The new PSP 9 DataCore SDS update that will become generally available in mid-July includes new features, such as AES 256-bit data-at-rest encryption that can be used across pools of storage arrays, support for VMware’s Virtual Volumes 2.0 technology and UI improvements.

DataCore plans another 2019 product update that will include enhanced file access and object storage options, Gonzalez said.

This week’s DataCore One strategic launch comes 15 months after Dave Zabrowski replaced founder George Teixeira as CEO. Teixeira remains with DataCore as chairman.

“They’re serious about pushing toward the future, with the new CEO, new brand, new pricing model and this push to fulfill more of the software-defined stack down the road, adding more long-term archive type storage,” Jeff Kato, a senior analyst at Taneja Group in West Dennis, Mass., said of DataCore. “They could have just hunkered down and stayed where they were at and rested on their installed base. But the fact that they’ve modernized and gone for the future vision means that they want to take a shot at it.

“This was necessary for them,” Kato said. “All the major vendors now have their own software-defined storage stacks, and they have a lot of competition.”

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VMworld pushes vSAN HCI to cloud, edge

VMware executives predict the vSAN hyper-converged software platform will grow rapidly into a key building block for the vendor’s strategy to conquer the cloud and other areas outside the data center.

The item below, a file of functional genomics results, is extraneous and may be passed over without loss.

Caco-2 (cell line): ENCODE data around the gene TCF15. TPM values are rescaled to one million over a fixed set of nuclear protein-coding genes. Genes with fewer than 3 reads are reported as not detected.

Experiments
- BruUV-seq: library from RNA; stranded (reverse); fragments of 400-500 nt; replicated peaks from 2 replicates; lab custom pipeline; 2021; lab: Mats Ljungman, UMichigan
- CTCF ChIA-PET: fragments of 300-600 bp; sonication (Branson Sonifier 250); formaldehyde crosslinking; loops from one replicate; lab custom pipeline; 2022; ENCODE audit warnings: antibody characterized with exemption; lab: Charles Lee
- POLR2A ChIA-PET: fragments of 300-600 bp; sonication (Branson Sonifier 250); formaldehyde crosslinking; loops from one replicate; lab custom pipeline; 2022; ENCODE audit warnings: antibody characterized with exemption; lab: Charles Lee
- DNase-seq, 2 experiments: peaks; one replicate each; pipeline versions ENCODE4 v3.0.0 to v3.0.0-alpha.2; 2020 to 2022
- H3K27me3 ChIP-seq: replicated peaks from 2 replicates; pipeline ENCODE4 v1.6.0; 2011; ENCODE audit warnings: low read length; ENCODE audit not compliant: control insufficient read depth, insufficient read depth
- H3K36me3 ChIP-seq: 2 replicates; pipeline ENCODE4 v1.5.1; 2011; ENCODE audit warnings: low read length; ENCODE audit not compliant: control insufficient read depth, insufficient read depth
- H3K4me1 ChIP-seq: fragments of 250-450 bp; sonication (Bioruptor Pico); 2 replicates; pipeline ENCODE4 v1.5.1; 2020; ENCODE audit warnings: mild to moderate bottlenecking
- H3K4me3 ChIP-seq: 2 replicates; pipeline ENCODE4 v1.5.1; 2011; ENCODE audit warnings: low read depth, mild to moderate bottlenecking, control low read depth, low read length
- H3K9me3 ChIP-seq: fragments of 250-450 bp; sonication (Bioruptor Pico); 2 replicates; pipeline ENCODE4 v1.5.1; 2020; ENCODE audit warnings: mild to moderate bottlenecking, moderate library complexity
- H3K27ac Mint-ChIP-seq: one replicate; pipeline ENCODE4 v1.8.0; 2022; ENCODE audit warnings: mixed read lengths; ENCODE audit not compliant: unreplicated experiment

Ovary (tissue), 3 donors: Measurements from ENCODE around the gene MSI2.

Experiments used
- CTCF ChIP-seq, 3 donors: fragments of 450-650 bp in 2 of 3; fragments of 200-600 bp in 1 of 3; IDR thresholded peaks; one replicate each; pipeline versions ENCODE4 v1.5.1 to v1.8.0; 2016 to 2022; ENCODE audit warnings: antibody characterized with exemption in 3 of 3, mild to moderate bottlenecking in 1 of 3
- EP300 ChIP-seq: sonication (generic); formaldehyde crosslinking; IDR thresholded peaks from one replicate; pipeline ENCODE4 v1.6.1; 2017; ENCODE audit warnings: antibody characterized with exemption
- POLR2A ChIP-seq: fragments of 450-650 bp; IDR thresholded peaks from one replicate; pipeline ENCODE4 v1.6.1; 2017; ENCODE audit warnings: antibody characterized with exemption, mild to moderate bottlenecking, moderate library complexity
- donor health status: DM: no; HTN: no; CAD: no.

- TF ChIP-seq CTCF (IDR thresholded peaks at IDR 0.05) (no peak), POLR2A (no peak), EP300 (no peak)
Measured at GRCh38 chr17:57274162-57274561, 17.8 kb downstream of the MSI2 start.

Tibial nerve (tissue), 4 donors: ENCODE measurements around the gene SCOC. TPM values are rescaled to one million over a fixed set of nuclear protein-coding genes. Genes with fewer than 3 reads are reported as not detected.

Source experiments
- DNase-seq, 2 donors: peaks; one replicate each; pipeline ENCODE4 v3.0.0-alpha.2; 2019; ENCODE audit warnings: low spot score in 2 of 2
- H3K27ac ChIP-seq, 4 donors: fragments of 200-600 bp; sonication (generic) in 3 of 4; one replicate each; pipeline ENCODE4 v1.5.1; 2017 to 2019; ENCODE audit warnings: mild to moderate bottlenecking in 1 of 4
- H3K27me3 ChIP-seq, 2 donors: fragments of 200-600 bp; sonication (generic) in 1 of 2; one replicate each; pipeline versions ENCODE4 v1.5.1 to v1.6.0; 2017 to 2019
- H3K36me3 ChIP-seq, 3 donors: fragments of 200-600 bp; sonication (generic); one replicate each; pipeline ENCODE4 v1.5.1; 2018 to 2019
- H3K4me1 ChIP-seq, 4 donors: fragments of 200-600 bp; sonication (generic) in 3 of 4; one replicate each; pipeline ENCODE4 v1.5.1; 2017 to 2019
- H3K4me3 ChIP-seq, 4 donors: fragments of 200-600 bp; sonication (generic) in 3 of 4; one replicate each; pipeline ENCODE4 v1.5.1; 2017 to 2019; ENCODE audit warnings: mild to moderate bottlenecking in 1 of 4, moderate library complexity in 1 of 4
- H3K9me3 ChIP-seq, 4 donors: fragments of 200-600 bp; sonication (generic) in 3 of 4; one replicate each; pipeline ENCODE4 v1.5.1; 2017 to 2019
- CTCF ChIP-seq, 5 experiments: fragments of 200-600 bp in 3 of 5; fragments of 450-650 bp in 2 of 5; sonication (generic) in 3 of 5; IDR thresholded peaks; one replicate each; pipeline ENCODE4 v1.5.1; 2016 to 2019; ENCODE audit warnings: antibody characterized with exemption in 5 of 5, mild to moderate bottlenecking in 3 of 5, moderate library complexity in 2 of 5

VMware spent a lot of time discussing the roadmap for its vSAN hyper-converged infrastructure (HCI) software roadmap at VMworld 2018 last month. The vSAN news included short-term specifics with the launch of a private beta program for the next version, along with more general overarching plans for the future.

VMware executives made it clear that vSAN HCI will play a big role in its long-term cloud strategy. They painted HCI as a technology spanning from the data center to the cloud to the edge, as it brings storage, compute and other resources together into a single platform.

The vSAN HCI software is built into VMware’s vSphere hypervisor, and is sold as part of integrated appliances such as Dell EMC VxRail and as Ready Node bundles with servers. VMware claims more than 14,000 vSAN customers, and IDC lists it as the revenue leader among HCI software.

VMware opened its private beta program for vSAN 6.7.1 during VMworld, adding file and native cloud storage and data protection features.

VSAN HCI: From DC to cloud to edge

During his opening day keynote at VMworld, VMware CEO Pat Gelsinger called vSAN “the engine that’s just been moving rapidly to take over the entire integration of compute and storage to expand to other areas.”

Where is HCI moving to? Just about everywhere, according to VMware executives. That includes Project Dimension, a planned hardware as a service designed to bring VMware SDDC infrastructure on premises.

“The definition of HCI has been expanding,” said Yanbing Li, VMware senior vice president and general manager of storage and availability. “We started with a simple mission of converging compute and storage by putting both on a software-defined platform running on standard servers. This is where a lot of our customer adoption has happened. But the definition of HCI is expanding up through the stack, across to the cloud and it’s supporting a wide variety of applications.”

VSAN beta: Snapshots, native cloud storage